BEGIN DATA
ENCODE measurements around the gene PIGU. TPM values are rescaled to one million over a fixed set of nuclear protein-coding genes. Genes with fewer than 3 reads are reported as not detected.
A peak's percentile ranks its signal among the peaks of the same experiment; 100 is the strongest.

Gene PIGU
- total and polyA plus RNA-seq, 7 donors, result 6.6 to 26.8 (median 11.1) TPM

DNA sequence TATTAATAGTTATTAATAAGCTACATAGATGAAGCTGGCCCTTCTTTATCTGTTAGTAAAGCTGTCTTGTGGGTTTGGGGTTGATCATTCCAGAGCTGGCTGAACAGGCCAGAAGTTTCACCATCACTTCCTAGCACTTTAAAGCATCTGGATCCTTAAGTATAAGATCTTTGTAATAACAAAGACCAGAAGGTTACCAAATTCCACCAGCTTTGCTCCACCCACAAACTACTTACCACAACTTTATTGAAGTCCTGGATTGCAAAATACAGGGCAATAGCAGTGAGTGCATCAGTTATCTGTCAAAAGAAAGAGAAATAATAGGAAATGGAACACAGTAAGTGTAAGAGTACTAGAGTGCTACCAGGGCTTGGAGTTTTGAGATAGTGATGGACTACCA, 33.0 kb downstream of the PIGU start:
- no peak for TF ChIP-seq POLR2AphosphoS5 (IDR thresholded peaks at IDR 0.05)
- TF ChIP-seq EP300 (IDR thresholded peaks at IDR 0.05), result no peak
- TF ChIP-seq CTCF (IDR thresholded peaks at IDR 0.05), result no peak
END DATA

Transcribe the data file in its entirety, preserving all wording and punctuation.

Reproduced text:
ENCODE measurements around the gene PIGU. TPM values are rescaled to one million over a fixed set of nuclear protein-coding genes. Genes with fewer than 3 reads are reported as not detected.
A peak's percentile ranks its signal among the peaks of the same experiment; 100 is the strongest.

Gene PIGU
- total and polyA plus RNA-seq, 7 donors, result 6.6 to 26.8 (median 11.1) TPM

DNA sequence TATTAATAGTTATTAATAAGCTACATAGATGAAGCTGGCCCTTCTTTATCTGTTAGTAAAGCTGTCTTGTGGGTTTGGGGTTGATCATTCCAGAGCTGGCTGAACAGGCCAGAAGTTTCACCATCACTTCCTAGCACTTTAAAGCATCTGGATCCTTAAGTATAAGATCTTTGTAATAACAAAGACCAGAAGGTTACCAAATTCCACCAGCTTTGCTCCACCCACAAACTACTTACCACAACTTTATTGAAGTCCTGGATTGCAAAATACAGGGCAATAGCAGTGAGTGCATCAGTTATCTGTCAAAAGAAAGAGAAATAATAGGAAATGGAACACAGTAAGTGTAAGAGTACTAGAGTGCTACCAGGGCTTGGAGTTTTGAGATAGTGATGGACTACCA, 33.0 kb downstream of the PIGU start:
- no peak for TF ChIP-seq POLR2AphosphoS5 (IDR thresholded peaks at IDR 0.05)
- TF ChIP-seq EP300 (IDR thresholded peaks at IDR 0.05), result no peak
- TF ChIP-seq CTCF (IDR thresholded peaks at IDR 0.05), result no peak